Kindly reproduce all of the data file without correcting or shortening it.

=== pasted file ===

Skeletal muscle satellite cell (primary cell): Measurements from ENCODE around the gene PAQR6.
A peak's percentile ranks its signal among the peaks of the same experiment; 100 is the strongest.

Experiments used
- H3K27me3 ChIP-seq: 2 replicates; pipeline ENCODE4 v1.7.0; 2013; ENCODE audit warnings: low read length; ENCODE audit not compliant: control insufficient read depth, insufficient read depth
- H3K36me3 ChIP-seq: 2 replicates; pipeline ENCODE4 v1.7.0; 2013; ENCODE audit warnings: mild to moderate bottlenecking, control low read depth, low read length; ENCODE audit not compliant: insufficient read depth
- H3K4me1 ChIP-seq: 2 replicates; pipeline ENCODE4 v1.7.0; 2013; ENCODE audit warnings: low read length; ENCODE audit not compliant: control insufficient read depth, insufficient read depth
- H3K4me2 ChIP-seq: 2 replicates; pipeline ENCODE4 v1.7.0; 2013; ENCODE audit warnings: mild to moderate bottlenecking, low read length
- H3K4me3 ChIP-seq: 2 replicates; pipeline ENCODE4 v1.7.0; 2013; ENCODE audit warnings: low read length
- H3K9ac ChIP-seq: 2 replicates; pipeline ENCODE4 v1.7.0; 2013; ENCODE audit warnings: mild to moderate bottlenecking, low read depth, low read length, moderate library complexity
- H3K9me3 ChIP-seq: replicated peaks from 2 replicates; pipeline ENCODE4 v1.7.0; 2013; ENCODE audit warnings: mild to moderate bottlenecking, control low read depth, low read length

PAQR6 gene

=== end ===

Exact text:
Skeletal muscle satellite cell (primary cell): Measurements from ENCODE around the gene PAQR6.
A peak's percentile ranks its signal among the peaks of the same experiment; 100 is the strongest.

Experiments used
- H3K27me3 ChIP-seq: 2 replicates; pipeline ENCODE4 v1.7.0; 2013; ENCODE audit warnings: low read length; ENCODE audit not compliant: control insufficient read depth, insufficient read depth
- H3K36me3 ChIP-seq: 2 replicates; pipeline ENCODE4 v1.7.0; 2013; ENCODE audit warnings: mild to moderate bottlenecking, control low read depth, low read length; ENCODE audit not compliant: insufficient read depth
- H3K4me1 ChIP-seq: 2 replicates; pipeline ENCODE4 v1.7.0; 2013; ENCODE audit warnings: low read length; ENCODE audit not compliant: control insufficient read depth, insufficient read depth
- H3K4me2 ChIP-seq: 2 replicates; pipeline ENCODE4 v1.7.0; 2013; ENCODE audit warnings: mild to moderate bottlenecking, low read length
- H3K4me3 ChIP-seq: 2 replicates; pipeline ENCODE4 v1.7.0; 2013; ENCODE audit warnings: low read length
- H3K9ac ChIP-seq: 2 replicates; pipeline ENCODE4 v1.7.0; 2013; ENCODE audit warnings: mild to moderate bottlenecking, low read depth, low read length, moderate library complexity
- H3K9me3 ChIP-seq: replicated peaks from 2 replicates; pipeline ENCODE4 v1.7.0; 2013; ENCODE audit warnings: mild to moderate bottlenecking, control low read depth, low read length

PAQR6 gene